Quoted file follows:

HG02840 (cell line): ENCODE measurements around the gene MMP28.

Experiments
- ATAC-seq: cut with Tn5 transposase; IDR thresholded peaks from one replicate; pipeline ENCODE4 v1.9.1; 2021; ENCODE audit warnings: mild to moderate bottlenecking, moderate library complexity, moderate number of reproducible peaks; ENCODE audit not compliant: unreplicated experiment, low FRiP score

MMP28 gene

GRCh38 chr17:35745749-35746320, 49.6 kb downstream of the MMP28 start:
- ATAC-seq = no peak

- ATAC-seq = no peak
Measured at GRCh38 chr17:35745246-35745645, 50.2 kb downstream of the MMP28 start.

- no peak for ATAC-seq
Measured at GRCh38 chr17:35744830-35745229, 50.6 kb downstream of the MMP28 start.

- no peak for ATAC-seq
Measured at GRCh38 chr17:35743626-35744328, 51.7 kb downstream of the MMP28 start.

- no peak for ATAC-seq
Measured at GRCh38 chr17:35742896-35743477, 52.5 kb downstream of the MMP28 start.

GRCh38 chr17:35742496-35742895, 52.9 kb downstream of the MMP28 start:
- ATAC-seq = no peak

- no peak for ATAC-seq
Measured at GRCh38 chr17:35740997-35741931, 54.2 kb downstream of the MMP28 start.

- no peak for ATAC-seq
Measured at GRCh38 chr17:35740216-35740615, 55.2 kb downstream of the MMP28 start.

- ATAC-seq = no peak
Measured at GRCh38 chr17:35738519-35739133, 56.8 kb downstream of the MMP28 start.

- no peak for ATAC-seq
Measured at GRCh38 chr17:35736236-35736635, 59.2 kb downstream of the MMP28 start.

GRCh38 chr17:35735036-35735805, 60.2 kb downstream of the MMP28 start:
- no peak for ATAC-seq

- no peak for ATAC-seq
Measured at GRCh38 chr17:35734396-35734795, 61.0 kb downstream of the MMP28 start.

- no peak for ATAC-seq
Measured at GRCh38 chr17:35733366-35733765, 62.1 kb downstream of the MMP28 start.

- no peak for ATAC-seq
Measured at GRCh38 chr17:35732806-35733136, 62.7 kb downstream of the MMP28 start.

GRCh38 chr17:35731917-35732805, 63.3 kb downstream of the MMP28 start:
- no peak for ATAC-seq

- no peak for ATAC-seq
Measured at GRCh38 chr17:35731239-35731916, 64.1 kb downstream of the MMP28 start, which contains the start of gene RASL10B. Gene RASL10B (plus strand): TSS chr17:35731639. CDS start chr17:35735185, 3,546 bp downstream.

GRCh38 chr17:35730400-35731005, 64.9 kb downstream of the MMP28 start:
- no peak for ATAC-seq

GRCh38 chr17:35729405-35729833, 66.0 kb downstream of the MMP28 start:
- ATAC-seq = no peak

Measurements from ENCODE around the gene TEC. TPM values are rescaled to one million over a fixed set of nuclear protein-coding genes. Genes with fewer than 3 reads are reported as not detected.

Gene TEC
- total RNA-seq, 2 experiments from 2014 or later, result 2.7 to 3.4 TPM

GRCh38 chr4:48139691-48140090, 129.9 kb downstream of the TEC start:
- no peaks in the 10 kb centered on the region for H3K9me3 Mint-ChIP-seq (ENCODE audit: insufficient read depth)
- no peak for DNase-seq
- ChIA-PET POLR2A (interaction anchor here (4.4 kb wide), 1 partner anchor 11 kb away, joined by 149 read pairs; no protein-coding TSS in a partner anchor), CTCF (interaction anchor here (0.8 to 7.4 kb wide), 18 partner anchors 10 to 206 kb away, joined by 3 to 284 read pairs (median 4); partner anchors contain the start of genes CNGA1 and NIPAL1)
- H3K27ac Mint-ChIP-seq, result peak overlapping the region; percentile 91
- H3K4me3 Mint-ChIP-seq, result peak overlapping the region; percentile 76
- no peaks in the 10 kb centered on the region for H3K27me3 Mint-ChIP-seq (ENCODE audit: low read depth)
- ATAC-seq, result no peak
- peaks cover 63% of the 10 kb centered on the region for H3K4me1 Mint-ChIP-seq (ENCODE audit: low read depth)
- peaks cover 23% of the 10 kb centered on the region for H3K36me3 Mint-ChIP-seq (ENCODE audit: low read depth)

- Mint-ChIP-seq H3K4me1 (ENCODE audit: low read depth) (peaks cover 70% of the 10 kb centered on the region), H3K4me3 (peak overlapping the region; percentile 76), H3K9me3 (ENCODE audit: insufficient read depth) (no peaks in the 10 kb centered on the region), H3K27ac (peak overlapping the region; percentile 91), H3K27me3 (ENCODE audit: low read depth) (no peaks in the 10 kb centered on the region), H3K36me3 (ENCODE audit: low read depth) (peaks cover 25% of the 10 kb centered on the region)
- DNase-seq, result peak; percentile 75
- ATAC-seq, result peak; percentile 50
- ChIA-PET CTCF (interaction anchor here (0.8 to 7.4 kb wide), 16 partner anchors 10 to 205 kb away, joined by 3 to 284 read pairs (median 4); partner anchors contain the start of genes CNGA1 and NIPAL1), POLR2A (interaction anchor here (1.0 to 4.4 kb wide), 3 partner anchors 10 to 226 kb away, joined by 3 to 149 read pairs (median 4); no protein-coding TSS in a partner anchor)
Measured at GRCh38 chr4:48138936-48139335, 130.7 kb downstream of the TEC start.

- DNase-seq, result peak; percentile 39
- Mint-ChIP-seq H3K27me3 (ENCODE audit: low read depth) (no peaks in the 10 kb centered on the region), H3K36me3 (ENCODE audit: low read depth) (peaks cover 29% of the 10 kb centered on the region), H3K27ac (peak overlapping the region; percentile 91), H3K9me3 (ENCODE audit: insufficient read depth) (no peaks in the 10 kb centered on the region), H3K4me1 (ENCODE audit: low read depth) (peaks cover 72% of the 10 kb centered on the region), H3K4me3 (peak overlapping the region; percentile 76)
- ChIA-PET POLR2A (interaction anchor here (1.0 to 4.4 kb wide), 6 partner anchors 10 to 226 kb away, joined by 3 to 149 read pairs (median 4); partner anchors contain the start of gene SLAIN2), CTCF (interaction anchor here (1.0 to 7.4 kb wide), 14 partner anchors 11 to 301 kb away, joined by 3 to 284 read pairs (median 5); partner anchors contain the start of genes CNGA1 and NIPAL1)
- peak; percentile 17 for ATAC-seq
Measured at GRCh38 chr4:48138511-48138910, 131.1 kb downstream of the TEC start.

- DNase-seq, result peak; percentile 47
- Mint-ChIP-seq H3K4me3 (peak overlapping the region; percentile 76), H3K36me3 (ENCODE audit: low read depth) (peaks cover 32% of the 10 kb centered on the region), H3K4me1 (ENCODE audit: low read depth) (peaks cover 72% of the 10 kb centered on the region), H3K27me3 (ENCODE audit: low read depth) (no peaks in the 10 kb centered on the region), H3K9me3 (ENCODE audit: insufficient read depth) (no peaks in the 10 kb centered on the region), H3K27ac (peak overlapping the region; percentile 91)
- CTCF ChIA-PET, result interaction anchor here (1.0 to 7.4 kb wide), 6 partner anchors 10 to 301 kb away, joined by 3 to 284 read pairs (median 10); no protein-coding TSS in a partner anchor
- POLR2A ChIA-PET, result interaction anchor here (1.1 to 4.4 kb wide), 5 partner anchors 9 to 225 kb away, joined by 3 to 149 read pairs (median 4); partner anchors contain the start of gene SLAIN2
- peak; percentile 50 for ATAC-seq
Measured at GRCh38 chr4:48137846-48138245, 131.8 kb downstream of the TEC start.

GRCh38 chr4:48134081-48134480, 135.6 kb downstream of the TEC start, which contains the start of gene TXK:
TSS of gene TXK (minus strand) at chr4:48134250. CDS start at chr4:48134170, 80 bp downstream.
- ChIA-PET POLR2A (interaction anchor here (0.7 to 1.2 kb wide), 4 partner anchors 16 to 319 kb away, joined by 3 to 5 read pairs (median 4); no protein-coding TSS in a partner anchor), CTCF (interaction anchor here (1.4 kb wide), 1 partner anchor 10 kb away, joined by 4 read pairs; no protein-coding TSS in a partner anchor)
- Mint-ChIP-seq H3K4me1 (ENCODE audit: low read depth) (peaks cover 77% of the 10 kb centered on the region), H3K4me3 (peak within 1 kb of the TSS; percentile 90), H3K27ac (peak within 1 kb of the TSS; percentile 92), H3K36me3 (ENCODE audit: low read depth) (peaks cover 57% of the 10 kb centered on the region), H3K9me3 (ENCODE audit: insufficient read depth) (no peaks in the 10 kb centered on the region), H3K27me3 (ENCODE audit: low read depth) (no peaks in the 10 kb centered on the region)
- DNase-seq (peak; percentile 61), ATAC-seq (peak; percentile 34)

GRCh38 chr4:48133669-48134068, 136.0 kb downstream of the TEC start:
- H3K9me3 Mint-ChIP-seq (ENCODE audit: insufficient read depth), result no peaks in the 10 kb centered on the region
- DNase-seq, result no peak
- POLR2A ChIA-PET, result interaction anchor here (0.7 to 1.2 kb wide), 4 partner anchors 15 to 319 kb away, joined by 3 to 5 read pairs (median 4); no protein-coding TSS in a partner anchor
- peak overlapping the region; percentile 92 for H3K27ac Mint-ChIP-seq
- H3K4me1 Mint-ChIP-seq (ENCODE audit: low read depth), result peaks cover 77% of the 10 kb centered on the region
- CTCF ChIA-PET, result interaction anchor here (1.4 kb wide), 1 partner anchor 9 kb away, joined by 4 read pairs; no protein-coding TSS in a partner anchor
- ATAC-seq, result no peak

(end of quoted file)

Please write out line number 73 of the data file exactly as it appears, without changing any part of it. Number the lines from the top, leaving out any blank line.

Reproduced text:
- Mint-ChIP-seq H3K4me1 (ENCODE audit: low read depth) (peaks cover 77% of the 10 kb centered on the region), H3K4me3 (peak within 1 kb of the TSS; percentile 90), H3K27ac (peak within 1 kb of the TSS; percentile 92), H3K36me3 (ENCODE audit: low read depth) (peaks cover 57% of the 10 kb centered on the region), H3K9me3 (ENCODE audit: insufficient read depth) (no peaks in the 10 kb centered on the region), H3K27me3 (ENCODE audit: low read depth) (no peaks in the 10 kb centered on the region)